EVERY DAY by David Levithan

Our last mother-daughter book club pick of this year was Every Day by David Levithan. This isn’t the type of book I usually read, because it’s sort of sci-fi/fantasy, but I am definitely glad I did because I enjoyed it quite a bit.

The narrator of Every Day is A, a 16 year-old boy and/or girl who wakes up every day in someone else’s body. (In this review, I am going to use “he”, but he is sometimes a girl and sometimes a boy). He has never lived more than one day in the same person’s body; at midnight every night, he finds himself someplace else. When the 24-hour period is up, the person whose body he has inhabited “wakes up” and remembers some of what occurred during that day, but not what s/he was thinking or why s/he acted how s/he did.

When Every Day opens, A has inhabited the body of Justin, a 16-year old boy in Maryland who’s pretty much a jerk. He mistreats his girlfriend, Rhiannon, and is generally unpleasant, selfish and insensitive. A, however, falls in love with Rhiannon. A (as Justin) and Rhiannon go on a date, where he is tuned in, affectionate and emotionally open with Rhiannon, and they connect in a way that Justin and Rhiannon rarely do anymore. At midnight, of course, A takes up residence in someone else’s body, while Justin goes back to his boorish ways.

The rest of Every Day is about A’s relentless attempts to get back to Rhiannon. He commandeers his hosts (all of whom live in Maryland as well) and spends every day finding ways to get to her town and interact with her. Eventually, he confides in her about who he is, letting her into a world that he has shared with no one since he was born. His is a very lonely existence, and his connection with Rhiannon is the closest thing to a relationship that he has ever experienced. Of course, for Rhiannon, it’s immensely frustrating; she’s in love with a person (a boy? a girl?) whose presence is entirely unreliable and ever-changing.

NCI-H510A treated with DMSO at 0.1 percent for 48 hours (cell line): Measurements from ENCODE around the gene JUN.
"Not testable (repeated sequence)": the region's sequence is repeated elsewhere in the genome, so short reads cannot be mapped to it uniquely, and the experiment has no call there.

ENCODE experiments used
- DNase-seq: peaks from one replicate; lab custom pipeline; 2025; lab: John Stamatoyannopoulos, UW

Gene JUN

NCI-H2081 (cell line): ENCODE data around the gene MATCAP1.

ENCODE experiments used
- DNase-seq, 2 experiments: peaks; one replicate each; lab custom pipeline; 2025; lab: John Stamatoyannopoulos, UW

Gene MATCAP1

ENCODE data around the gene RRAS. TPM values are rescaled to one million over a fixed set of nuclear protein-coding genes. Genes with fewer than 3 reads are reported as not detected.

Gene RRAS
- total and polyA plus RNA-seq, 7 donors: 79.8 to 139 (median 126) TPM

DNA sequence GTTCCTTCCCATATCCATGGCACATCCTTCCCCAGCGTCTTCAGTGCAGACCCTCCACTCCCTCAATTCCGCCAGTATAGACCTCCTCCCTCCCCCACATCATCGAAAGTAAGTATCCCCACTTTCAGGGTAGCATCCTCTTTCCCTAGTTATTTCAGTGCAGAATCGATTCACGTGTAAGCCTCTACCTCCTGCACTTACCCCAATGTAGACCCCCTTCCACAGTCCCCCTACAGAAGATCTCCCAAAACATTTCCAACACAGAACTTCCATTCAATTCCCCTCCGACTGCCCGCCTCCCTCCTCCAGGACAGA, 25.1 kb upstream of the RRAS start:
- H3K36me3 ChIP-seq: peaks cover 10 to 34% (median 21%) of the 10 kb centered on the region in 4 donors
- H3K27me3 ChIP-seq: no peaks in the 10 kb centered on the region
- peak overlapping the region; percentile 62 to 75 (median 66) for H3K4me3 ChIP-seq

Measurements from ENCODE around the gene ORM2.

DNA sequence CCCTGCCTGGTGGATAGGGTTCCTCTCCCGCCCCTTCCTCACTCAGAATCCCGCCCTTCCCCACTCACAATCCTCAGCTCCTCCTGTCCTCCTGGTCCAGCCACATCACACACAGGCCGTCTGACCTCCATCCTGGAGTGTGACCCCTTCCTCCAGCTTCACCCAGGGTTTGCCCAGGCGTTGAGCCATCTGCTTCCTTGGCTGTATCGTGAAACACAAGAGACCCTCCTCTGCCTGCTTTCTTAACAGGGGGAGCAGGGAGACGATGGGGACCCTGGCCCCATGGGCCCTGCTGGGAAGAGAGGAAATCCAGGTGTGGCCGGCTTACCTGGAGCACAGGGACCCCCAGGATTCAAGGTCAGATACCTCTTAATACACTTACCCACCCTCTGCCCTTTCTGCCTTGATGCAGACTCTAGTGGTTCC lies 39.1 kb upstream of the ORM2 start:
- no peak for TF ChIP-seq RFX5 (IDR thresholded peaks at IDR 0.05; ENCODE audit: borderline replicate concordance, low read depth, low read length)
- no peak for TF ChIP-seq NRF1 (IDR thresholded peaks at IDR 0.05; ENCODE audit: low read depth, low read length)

Along the way, there are poignant chapters where A ends up in the body of an immigrant housecleaner, a suicidal girl, a home-schooled boy who takes care of his siblings, and on and on. The only constants are A’s email account, where he takes notes about where he has been, and his feelings for Rhiannon.

Every Day is a clever and compelling book. I usually avoid plotlines that are not realistic, but this one captivated me. I really felt for A and the bizarre predicament he was in, and I thought Levithan’s exploration of the permutations and ramifications of A’s body-snatching – both for him and for his hosts – was really well done.

This is YA fiction, but I liked it a lot. It’s no surprise that A is 16 years old, given the audience for the book. (I’d love to see a forty-something version!) The love shared by A and Rhiannon is a little shallow and a little quick, but again, it’s YA fiction. I liked the broader messages about acceptance of differences and the importance of seeing life through other people’s eyes. Unfortunately, not too many people read the book before our meeting so we didn’t have our usual robust mom/daughter discussion this time, but the few girls who read it liked it a lot. There is also a sequel, Another Day, which tells the same story from Rhiannon’s perspective.

Every Day was one of my favorite mother-daughter book club reads of the year, and I highly recommend it. Maybe a good summer reading choice for a teenager (or grownup!) with some time on his or her hands?